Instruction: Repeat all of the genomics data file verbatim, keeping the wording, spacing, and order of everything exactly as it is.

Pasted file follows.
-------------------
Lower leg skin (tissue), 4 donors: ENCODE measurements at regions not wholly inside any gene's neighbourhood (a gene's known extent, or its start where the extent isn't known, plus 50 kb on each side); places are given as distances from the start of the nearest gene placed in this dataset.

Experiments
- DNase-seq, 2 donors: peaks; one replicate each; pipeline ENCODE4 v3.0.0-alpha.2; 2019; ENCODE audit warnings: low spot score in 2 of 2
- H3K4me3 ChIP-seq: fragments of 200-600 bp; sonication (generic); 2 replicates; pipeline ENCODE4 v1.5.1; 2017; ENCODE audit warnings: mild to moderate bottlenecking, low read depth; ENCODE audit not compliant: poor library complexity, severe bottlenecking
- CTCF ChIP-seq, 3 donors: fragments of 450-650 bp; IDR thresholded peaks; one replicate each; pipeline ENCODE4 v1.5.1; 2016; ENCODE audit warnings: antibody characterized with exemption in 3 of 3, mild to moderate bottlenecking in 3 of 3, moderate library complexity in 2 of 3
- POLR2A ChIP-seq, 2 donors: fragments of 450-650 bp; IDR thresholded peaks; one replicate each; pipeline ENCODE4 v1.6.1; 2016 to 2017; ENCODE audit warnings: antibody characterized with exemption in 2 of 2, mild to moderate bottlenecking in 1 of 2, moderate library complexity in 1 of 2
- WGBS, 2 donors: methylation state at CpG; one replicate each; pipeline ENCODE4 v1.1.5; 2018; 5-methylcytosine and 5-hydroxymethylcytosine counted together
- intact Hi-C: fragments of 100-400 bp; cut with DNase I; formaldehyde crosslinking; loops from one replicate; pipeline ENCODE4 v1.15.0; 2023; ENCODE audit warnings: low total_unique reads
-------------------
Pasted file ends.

Lower leg skin (tissue), 4 donors: ENCODE measurements at regions not wholly inside any gene's neighbourhood (a gene's known extent, or its start where the extent isn't known, plus 50 kb on each side); places are given as distances from the start of the nearest gene placed in this dataset.

Experiments
- DNase-seq, 2 donors: peaks; one replicate each; pipeline ENCODE4 v3.0.0-alpha.2; 2019; ENCODE audit warnings: low spot score in 2 of 2
- H3K4me3 ChIP-seq: fragments of 200-600 bp; sonication (generic); 2 replicates; pipeline ENCODE4 v1.5.1; 2017; ENCODE audit warnings: mild to moderate bottlenecking, low read depth; ENCODE audit not compliant: poor library complexity, severe bottlenecking
- CTCF ChIP-seq, 3 donors: fragments of 450-650 bp; IDR thresholded peaks; one replicate each; pipeline ENCODE4 v1.5.1; 2016; ENCODE audit warnings: antibody characterized with exemption in 3 of 3, mild to moderate bottlenecking in 3 of 3, moderate library complexity in 2 of 3
- POLR2A ChIP-seq, 2 donors: fragments of 450-650 bp; IDR thresholded peaks; one replicate each; pipeline ENCODE4 v1.6.1; 2016 to 2017; ENCODE audit warnings: antibody characterized with exemption in 2 of 2, mild to moderate bottlenecking in 1 of 2, moderate library complexity in 1 of 2
- WGBS, 2 donors: methylation state at CpG; one replicate each; pipeline ENCODE4 v1.1.5; 2018; 5-methylcytosine and 5-hydroxymethylcytosine counted together
- intact Hi-C: fragments of 100-400 bp; cut with DNase I; formaldehyde crosslinking; loops from one replicate; pipeline ENCODE4 v1.15.0; 2023; ENCODE audit warnings: low total_unique reads